Эссе: The Allegory of Love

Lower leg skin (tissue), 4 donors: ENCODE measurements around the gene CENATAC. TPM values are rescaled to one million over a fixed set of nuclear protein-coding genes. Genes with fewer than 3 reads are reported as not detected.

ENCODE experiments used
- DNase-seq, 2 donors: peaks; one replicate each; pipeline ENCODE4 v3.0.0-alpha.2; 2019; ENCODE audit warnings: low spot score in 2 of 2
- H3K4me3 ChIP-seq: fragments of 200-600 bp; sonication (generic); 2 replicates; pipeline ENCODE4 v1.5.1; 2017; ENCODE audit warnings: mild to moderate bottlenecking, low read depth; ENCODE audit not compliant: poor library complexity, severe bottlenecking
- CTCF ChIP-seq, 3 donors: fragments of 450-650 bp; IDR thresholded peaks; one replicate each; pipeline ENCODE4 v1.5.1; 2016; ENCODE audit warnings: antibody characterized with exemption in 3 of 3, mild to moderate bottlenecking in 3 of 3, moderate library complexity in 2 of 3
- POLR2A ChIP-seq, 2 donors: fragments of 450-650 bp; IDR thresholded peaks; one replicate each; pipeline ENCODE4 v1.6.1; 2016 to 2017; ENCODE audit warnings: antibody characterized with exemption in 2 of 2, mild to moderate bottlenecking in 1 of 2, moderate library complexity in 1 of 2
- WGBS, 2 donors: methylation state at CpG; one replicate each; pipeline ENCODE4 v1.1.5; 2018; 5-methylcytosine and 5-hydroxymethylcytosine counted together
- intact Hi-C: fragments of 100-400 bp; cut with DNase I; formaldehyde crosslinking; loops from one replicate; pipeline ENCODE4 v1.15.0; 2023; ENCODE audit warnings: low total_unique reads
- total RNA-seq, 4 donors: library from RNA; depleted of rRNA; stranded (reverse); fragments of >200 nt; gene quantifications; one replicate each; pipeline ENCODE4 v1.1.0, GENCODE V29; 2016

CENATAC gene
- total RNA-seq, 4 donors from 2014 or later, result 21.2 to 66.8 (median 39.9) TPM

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...Though not incapable, as he has plainly demonstrated, of rigorous speculative thought, he here falls back to the gentlemanly level where all men of "polite imagination", in Addison's phrase, may follow him. Poetry, he says, takes for its subject matter anything that may be the subject of conversation, excepting only the attempt to prove (which is the province of science and philosophy) and the attempt to accomplish an immediate practical purpose [propaganda?]. Most poetry, indeed, tells stories. Poetry, like any other utterance, should be interesting; poetry, like any other utterance, should make us happier, wiser, or better. Surely this is no dangerous departure from the respectable Victorian tradition and surely it is not illuminating. (pp. 597-98) It will seem, I imagine, to most contemporary critics that for the personal heresy Mr. Lewis has substituted one as ancient and at least as damned: the heresy of the separation of form from matter&. Mr. Lewis makes the appreciation of poetry too easy. In so far as the poet gives intelligible expression to the concrete reality of experience, he is bound, Mr. Lewis seems to say, to communicate that experience. We are all mute inglorious Miltons, inferior to the poet only in linguistic aptitude. ...